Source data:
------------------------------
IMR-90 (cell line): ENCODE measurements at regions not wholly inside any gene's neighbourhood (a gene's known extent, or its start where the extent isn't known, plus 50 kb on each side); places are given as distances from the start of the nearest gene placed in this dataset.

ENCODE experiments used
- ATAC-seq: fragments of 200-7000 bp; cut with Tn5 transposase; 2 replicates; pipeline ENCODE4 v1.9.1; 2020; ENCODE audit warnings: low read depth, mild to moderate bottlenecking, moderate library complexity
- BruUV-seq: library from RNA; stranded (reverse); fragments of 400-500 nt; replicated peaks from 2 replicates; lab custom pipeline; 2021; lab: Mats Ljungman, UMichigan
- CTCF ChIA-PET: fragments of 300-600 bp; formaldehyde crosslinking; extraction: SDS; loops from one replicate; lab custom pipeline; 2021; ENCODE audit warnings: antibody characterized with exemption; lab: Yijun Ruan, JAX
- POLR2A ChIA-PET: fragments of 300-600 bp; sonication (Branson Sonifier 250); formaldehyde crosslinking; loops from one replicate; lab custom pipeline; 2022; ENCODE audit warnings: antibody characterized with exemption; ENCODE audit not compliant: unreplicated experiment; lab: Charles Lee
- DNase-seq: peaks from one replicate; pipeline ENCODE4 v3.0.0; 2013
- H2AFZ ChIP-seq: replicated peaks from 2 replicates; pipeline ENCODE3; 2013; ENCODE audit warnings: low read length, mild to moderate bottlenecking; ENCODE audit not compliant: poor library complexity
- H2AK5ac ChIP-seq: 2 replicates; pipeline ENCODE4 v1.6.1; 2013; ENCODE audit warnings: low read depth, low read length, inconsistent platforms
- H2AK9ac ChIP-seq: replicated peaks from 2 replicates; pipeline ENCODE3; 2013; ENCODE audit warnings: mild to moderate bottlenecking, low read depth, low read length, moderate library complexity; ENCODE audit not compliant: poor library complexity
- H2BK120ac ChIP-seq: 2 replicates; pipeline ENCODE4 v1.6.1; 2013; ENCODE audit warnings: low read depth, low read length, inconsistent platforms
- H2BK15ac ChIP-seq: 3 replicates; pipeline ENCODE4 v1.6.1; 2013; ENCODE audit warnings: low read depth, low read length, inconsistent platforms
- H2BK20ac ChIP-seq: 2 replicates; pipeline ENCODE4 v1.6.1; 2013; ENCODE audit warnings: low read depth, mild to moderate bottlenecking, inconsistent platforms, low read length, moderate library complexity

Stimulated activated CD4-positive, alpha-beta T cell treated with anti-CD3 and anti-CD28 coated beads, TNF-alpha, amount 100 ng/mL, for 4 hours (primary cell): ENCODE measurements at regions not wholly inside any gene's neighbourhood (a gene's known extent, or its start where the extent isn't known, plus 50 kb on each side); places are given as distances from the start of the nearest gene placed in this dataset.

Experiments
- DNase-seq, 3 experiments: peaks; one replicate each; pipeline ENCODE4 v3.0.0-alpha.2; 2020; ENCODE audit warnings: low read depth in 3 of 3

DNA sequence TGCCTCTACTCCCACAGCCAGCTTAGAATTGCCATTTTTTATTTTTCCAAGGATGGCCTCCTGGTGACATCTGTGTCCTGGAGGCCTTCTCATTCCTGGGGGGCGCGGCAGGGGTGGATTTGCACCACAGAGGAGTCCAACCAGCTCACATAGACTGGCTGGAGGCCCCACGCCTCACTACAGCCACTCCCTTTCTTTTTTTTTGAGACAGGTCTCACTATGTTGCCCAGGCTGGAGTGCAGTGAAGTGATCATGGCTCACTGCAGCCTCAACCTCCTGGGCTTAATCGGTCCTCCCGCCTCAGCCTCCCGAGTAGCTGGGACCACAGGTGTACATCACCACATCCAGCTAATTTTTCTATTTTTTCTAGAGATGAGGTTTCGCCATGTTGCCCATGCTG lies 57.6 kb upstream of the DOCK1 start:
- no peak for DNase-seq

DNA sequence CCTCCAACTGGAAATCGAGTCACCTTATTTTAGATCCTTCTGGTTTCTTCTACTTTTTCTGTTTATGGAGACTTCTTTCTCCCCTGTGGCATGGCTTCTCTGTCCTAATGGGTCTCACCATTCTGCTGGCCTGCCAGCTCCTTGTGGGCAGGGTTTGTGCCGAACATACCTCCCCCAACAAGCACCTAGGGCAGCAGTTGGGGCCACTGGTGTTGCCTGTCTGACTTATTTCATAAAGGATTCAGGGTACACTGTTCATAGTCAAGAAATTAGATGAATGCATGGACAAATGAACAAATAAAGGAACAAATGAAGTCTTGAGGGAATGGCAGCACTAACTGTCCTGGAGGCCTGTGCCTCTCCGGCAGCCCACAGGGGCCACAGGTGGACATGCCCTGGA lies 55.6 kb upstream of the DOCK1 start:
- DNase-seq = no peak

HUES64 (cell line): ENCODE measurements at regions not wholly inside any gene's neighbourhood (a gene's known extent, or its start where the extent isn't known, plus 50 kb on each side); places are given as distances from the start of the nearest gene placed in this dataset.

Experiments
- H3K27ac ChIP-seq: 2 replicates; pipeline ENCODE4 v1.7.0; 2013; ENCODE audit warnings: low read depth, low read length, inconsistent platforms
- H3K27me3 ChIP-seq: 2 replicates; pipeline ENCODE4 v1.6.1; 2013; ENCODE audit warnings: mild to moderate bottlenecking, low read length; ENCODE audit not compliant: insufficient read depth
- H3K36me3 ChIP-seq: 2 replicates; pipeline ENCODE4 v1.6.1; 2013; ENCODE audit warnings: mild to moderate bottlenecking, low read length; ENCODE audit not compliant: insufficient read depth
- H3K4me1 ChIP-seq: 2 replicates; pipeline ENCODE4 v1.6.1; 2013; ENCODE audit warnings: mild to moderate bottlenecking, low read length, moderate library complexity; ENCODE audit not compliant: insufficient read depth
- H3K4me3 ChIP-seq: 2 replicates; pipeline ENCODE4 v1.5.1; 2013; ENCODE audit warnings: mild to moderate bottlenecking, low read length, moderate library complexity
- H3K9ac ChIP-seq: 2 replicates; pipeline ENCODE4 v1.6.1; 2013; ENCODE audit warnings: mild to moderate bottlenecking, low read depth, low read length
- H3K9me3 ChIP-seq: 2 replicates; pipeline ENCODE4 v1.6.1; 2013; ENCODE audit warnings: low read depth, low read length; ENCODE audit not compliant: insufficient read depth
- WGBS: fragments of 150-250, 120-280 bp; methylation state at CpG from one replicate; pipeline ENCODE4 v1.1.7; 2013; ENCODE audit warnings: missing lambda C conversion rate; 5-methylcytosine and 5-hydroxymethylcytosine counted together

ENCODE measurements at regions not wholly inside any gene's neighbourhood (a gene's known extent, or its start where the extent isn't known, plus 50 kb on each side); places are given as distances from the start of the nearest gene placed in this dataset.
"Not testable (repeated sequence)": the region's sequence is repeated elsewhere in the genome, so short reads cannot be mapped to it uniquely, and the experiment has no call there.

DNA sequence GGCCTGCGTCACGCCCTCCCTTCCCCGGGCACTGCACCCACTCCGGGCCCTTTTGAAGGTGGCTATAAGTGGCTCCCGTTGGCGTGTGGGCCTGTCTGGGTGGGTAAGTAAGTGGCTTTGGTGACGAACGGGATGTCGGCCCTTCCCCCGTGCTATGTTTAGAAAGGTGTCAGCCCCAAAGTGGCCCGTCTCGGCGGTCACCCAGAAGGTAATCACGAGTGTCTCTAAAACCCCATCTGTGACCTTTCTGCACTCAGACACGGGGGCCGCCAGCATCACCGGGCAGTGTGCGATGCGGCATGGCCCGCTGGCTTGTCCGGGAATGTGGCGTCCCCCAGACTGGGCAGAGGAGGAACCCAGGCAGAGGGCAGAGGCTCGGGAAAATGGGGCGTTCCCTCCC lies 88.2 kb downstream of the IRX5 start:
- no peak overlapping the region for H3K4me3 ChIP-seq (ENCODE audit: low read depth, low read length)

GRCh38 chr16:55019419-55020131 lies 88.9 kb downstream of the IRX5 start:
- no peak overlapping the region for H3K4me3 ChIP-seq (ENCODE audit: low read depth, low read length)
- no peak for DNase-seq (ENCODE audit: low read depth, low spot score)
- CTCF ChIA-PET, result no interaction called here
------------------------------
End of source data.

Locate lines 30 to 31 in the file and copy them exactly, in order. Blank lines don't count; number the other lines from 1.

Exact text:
- WGBS: fragments of 150-250, 120-280 bp; methylation state at CpG from one replicate; pipeline ENCODE4 v1.1.7; 2013; ENCODE audit warnings: missing lambda C conversion rate; 5-methylcytosine and 5-hydroxymethylcytosine counted together

ENCODE measurements at regions not wholly inside any gene's neighbourhood (a gene's known extent, or its start where the extent isn't known, plus 50 kb on each side); places are given as distances from the start of the nearest gene placed in this dataset.